water, 1.0, but functional groups may increase the densities of
organic compounds to 1.0. Only a few organic compounds have
densities greater than 1.2, generally those containing multiple
halogen atoms.
Functional groups capable of forming hydrogen bonds generally
increase viscosity (resistance to flow) in molecules. For example,
the viscosities of ethanol, ethylene glycol, and glycerol increase in

that order. These compounds contain one, two, and three OH


groups, respectively, which form strong hydrogen bonds.

VII CHEMICAL REACTIONS

Chemists ordinarily

design organic reactions to be carried out at optimum conditions


for the particular reaction in order to produce maximum yields. To
do so necessarily means that the chemist must be aware of
desirable catalysts, whether or not the reaction is reversible, and
how to take advantage of equilibrium positions. As an example,
two different products may be obtained in sulfonating naphthalene
(adding the SO3H functional group to a naphthalene molecule) by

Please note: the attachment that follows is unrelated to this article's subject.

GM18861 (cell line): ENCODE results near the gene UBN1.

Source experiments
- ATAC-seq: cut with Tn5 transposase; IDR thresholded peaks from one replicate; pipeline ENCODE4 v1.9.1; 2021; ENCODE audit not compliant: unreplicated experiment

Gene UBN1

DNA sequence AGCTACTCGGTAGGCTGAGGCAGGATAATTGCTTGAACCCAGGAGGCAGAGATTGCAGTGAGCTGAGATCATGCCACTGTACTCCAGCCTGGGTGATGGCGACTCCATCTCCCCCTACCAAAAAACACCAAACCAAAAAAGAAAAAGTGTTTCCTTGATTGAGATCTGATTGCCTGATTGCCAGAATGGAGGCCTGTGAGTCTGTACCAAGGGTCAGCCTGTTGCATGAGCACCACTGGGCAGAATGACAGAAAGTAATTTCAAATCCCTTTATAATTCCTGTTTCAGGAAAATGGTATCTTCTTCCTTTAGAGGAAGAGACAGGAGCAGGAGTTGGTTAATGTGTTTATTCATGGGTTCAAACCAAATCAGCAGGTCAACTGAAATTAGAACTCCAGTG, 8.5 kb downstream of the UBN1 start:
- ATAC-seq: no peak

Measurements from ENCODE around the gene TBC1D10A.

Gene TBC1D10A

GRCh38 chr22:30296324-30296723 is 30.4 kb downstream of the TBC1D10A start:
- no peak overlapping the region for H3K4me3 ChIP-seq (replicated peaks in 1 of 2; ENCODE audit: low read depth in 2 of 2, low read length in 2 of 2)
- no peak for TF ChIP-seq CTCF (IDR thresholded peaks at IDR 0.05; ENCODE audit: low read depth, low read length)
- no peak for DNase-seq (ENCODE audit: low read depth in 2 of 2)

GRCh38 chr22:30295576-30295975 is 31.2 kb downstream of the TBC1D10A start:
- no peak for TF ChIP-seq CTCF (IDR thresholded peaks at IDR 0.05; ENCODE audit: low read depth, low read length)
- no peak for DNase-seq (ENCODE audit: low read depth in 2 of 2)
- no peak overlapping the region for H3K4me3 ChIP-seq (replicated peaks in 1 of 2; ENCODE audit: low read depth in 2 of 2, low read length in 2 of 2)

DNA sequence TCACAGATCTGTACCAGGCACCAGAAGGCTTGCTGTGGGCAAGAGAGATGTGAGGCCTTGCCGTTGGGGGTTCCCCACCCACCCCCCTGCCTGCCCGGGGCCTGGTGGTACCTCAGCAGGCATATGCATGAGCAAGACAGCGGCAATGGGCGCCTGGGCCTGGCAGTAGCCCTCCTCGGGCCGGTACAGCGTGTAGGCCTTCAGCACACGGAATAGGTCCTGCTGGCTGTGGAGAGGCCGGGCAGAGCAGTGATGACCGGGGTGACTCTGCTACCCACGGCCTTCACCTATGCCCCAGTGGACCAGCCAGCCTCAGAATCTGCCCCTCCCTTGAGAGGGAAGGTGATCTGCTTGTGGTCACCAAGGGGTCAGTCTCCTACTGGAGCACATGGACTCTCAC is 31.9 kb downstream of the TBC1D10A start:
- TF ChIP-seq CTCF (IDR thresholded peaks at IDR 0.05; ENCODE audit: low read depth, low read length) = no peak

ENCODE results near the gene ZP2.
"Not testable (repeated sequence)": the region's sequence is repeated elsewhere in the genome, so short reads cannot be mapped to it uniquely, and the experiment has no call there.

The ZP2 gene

taking advantage of the reversibility of this reaction (Fig. 16).

At a temperature of 80 C (176 F) the rate of reaction at the position is faster than the rate at the -position. Consequently, a
91 percent yield of -naphthalenesulfonic acid can be obtained at
80; at a higher temperature, the -isomer predominates. At 160
C (320 F) the -isomer desulfonates more rapidly than the -form,
so an 85 percent yield of -naphthalenesulfonic acid, the more
stable isomer, is obtained.

Catalysts are frequently essential for rapid chemical reactions.


Water, for example, will not add to unsaturated compounds unless
a small amount of a strong acid (represented in Fig. 17 by H +) is
present. See Acids and Bases; Catalysis; Chemical Reaction.